A friend of mine has been a W2 contractor working in IT for a large client company. He said he’s coming up on a year in the job and the client supervisor already said they intend to renew him for at least another year.
What is the going rate for a raise on a W2 contractor after a year on the job? Does 5-6% sound reasonable?
Where, what skill set? Dare you say what client? How essential is he to the project? Does he actually have room with his firm to negotiate, or is he REALLY an employee of the firm (w-2 consultants work both ways). What’s the job market like where he is?
There is a Twin Cities company notorious for extending contractors, but forcing lower rates after six months. Don’t like it, they’ll drop you. And this with a market where its easy to place people, hard to find them.
w-2 raises? For many employers the while point of a w-2 contractor is that they are not a an hourly or salaried “employee” that might expect raises. He can ask for a raise but I’ve never heard of any protocol for w-2 employee getting an annual raise as a built in expectation.
Indeed. I have a large team of W-2 contractors that I manage for a client and the overall expectation is that if the role stays the same, the rate stays the same. I tell the team that realistically, if they want more money, they need to step up and add skills and take on additional responsibilities, or work with me to find another placement that pays more elsewhere. Once I’ve negotiated rates and roles with the client company, renegotiating those becomes a major event, not likely triggered by the rollover of any single contractor
He’d be going back to his contract house. The contract house would either eat the raise out of their markup, or they’d increase the rate to the client. Most likely, they’ll just say no. The client isn’t likely to take a rate increase, large companies usually work off a fee schedule and what they are willing to pay is what they are willing to pay. Whether the contract house will eat the difference sort of depends on what their margin is.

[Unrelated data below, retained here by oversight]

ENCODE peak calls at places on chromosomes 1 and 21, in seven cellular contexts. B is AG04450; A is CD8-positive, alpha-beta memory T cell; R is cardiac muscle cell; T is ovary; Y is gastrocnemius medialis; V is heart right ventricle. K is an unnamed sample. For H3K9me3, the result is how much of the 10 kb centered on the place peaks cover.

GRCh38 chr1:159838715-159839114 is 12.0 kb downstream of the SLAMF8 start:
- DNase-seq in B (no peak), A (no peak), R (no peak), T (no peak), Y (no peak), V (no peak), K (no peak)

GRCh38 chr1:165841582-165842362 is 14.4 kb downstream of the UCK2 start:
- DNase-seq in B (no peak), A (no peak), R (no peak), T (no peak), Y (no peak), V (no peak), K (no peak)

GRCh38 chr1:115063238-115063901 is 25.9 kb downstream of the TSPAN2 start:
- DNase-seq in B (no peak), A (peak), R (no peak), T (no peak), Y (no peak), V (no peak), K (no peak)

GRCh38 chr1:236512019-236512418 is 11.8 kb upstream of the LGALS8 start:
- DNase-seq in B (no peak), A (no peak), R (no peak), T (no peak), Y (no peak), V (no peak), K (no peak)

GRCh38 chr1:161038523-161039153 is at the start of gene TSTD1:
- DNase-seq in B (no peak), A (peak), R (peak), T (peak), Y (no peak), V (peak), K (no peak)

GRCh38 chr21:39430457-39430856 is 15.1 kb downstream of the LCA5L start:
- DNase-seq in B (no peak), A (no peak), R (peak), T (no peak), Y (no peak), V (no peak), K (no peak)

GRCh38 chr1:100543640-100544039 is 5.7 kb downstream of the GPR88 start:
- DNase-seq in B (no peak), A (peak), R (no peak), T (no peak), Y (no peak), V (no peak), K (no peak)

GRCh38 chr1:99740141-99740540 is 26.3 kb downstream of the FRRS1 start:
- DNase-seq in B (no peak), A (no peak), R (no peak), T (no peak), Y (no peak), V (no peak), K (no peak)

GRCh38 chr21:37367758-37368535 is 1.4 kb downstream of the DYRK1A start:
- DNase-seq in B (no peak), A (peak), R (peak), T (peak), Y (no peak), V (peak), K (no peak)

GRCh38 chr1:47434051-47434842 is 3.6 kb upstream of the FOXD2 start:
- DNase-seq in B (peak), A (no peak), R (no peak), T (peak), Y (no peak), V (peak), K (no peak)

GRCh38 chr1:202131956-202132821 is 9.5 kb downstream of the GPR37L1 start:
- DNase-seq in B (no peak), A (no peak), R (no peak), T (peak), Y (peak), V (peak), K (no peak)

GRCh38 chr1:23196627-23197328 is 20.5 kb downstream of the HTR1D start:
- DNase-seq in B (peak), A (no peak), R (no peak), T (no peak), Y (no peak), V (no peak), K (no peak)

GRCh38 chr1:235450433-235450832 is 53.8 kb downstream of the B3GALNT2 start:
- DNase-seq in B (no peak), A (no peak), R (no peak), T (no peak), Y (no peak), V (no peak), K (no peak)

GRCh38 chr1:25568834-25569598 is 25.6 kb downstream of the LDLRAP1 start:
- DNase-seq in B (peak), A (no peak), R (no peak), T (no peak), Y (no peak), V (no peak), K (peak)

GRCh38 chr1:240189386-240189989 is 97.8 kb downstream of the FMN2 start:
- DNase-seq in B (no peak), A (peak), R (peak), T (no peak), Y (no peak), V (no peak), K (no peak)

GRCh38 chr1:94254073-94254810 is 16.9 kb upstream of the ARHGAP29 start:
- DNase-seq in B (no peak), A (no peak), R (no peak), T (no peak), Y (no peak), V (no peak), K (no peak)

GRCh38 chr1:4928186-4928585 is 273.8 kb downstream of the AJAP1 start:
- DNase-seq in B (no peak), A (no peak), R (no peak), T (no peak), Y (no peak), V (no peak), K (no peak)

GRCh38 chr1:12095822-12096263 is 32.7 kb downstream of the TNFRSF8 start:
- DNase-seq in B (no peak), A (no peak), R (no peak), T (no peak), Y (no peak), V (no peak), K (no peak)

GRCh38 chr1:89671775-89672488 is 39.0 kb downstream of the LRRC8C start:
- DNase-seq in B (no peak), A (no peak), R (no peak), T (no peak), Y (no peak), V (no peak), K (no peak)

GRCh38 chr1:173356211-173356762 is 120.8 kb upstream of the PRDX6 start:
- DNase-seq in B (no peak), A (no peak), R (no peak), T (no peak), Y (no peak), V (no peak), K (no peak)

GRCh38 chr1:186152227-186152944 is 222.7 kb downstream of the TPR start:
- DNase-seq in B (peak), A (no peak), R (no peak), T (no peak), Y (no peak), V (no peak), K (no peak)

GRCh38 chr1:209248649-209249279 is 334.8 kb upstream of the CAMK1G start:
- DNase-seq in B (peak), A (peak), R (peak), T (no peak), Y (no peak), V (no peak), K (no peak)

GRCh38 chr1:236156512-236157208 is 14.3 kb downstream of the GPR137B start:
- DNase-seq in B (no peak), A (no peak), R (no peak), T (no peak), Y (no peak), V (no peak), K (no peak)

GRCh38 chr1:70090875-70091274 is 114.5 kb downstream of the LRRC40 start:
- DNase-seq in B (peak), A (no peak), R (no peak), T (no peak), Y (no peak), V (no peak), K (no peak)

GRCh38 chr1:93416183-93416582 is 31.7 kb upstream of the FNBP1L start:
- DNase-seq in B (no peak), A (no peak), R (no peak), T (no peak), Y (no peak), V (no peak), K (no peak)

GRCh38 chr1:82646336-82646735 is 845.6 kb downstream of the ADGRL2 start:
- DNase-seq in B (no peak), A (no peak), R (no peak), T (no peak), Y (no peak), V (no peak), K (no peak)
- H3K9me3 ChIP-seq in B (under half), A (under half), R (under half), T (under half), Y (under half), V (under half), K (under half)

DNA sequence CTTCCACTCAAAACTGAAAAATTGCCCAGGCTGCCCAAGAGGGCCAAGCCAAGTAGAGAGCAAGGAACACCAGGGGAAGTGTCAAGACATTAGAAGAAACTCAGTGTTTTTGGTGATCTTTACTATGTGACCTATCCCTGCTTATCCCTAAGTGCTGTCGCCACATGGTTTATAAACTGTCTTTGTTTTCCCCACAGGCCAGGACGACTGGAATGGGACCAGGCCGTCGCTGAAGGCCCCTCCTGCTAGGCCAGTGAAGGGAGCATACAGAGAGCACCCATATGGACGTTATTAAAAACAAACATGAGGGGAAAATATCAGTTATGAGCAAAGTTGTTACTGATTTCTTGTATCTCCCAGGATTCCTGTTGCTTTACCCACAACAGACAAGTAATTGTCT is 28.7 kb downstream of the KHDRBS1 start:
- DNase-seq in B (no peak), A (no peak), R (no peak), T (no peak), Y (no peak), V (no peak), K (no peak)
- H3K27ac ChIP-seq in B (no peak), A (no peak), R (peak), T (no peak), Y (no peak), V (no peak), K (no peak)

Thanks. That’s for salaried positions, but it is a good starting point. According to the Consumer Price Index, it has increased about 1.3% since 2015.
W2 contractors in IT can stay in the same assignment for years, and they do get rate increases and they do increase the billing rate to the client too. A friend of mine was on a W2 contract for 5 years, and he got raises. The posting was more about what is the going rate percentage wise in 2016.
I discussed this more with my friend and suggested he talk with other contract houses he has been contacted to see what rates increased he can get by leaving. He said he gets contacted several times a week for other contractors. Because that’s the actual market.
If he’s working for a contractor he can ask him for a raise, the contractor work out the price with the client. If he’s an independent he can ask the client directly but they’re likely to just say no. Many companies have an established contractor rate and won’t change it on an individual basis. Contracting isn’t a job, there’s no expectation of annual increases, and there is an expectation that contractors are replaceable.
While they might be replaceable just as any other regular employee is, they have to consider having all that experience walking out the door where they would have to start over with a new unknown contractor learning all their office specific proprietary methods assuming they will work out. I’ve had client supervisors tell me increasing a contractor’s billing rate for them to get a raise was entirely for the benefit of the company, because it was more cost effective to authorize the raise than replace them. I’m talking about very large companies where the W2 contractor is involved supporting the main line of business. Someone who is there to simply reboot routers or at a Help Desk can be easily replaced.
I’m sure it happens, but that company is being foolish. Contractors have no ties to the company, if they are valuable and not easily replaced they should become employees or have a custom long term contract which commits them to the company. I would be surprised to see this happening in IT except in some cases where the contractor has a long term relationship with the company already, not the one year relationship you describe.
My husbands biggest long term client he’s had at least four bill rates with. And sometimes it goes down - if he isn’t busy with other clients and have a budget crunch, he’ll give them a lower rate - some money is better than no money for him. But it works the other way as well, when he is exercising skills that are really rare, that they really need - his bill rate goes up. But he’s corp to corp, and he usually has more than one client at a time - and the decision makers at the client is a guy he’s worked with at three different companies over more than twenty years, and the CIO - who he worked with at his last real job - and who loves him. So there is some level of trust and honesty around billing that you don’t get in most body shop type jobs - and he’s working at the level where they get to ignore the established contractor rate.